While we continue to live our lives more and more digitally and virtually, there will always be a need to move “things” around in the physical world. With the help of mobile applications and the cloud, even the “movement of molecules” can happen more efficiently and predictably than ever.
And while distribution companies have long leveraged “cellular” phones and networks to guide and support truck drivers to their destinations in the most timely fashion possible, while tracking and improving the productivity of those drivers, the rapid progression of web-based applications that run on smart phones and tablets is “upping the ante” in 2015.
We cannot completely eliminate “truck rolls” as expensive as they are, even in the IT world. Particularly because so many systems are now running on software, when there is a physical issue with a system, getting a technician onsite to resolve a glitch is more critical than ever.
Imagine, for example, a nuclear energy plant and the identification, triggered through an alert via a sensor, of rising temperatures. Ten years ago, there would have been many steps to address the threat, and the time from identification to resolution could be hours or even days.
With the combination of “IoT” and real time communications, applications can now blend human intervention into problem resolution much more elegantly.
Today, a sensor can trigger an alert which can advise the manager of the plant at the same time as it advises the company responsible for ensuring the cooling systems are working. Rather than a series of calls, a manual response to the escalation tree, the expert on the system receives a message to drive to the plant to fix the issue. If there are more than one experts locally, the system can hunt for who is available and can respond the fastest.
For extremely technical support, the technician on the “truck roll” can also stay connected to one of the engineers remotely who can provide real time guidance throughout the process.
Let’s say the technician in the truck arrives on site; the expert can “walk with” the technician to the location and utilizing a micro-camera embedded in glasses the technician is wearing, and help the technician find the exact location quickly. The plant manager can also participate even if he or she is unable to get to the site quickly. The technician can continue to share the visual story with the expert, who can provide documentation to the technician, down to the circuitry for the cooling system in a diagram through co-browsing through the web-hosted data.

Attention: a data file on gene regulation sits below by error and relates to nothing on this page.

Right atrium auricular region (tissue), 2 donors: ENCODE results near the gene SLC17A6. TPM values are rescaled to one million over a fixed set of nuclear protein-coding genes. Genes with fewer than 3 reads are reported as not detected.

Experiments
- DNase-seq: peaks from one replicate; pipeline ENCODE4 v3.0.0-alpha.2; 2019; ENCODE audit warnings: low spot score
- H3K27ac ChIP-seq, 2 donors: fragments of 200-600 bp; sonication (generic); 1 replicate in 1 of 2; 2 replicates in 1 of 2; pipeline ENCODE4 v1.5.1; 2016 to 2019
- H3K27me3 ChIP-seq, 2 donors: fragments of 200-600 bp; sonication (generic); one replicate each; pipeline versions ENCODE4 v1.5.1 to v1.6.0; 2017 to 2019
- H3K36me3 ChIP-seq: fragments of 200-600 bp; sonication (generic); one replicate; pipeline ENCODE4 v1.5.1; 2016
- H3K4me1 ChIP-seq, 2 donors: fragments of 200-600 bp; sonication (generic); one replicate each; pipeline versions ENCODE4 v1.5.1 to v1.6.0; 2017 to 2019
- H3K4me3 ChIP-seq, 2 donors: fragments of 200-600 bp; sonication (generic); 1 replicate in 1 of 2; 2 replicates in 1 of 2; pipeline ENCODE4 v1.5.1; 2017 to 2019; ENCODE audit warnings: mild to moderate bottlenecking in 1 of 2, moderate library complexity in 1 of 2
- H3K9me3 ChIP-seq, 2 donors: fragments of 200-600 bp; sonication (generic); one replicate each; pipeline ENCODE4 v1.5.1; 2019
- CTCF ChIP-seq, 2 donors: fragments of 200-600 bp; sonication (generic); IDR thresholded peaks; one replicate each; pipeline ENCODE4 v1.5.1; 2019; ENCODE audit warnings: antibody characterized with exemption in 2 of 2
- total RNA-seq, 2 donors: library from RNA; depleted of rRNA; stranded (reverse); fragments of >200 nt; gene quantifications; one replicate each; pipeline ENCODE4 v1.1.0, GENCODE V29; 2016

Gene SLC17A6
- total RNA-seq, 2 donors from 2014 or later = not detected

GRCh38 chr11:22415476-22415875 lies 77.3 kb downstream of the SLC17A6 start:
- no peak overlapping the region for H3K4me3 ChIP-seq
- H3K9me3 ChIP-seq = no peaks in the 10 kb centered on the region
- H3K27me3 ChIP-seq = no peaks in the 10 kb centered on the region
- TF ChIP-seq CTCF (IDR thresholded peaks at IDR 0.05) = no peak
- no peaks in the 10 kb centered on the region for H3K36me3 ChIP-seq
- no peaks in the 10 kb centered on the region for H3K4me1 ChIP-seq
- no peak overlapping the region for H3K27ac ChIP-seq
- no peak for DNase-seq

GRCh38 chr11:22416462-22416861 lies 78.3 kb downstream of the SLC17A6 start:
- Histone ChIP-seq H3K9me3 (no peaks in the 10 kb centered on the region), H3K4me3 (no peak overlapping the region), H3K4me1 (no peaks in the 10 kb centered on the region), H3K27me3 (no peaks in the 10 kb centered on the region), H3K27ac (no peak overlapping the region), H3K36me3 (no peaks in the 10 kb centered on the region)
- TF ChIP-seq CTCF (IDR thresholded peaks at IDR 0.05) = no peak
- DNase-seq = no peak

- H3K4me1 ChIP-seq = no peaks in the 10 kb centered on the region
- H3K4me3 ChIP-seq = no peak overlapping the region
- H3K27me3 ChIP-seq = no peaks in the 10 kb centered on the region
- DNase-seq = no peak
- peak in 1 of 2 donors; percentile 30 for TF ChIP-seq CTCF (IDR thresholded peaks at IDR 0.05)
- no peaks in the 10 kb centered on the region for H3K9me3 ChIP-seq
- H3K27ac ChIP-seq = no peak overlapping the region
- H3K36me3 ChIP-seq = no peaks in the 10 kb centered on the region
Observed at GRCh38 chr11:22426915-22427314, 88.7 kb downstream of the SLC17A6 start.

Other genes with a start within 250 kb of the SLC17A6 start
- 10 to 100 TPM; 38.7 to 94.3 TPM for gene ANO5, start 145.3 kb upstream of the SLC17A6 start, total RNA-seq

The problem can be fixed, reducing risk and time, cost and more. In addition to all of this, that multimedia session can be recorded for play back, coaching and future training as well as system enhancements – everybody on the team can benefit when an “event” becomes a “teaching moment.”
One of the enormous benefits of mobile logistics solutions like these is based on software that collects data around predictive maintenance more, enhanced now with increasingly available sources of data, largely driven by sensors, machine-to-machine traffic and wearable devices. Together they offer more extensive analytics on a wide range of data while supporting the real time activities of the human beings who are in place in the physical world to “move, add and change” — and fix.
GENBAND’s Kandy Platform-as-a-Service makes it easy and affordable to add in things like voice calls and multimedia collaboration sessions using WebRTC and other approaches. Kandy’s team also has been working with Samsung for years, bridging devices, software and networks to ensure all this works – in real time – securely and at scale.
Over the next few weeks, I’ll be writing about more applications like this – useful, productive and often essential for managing risk and keeping the systems that make our modern lives possible going – nearly invisibly, in the background.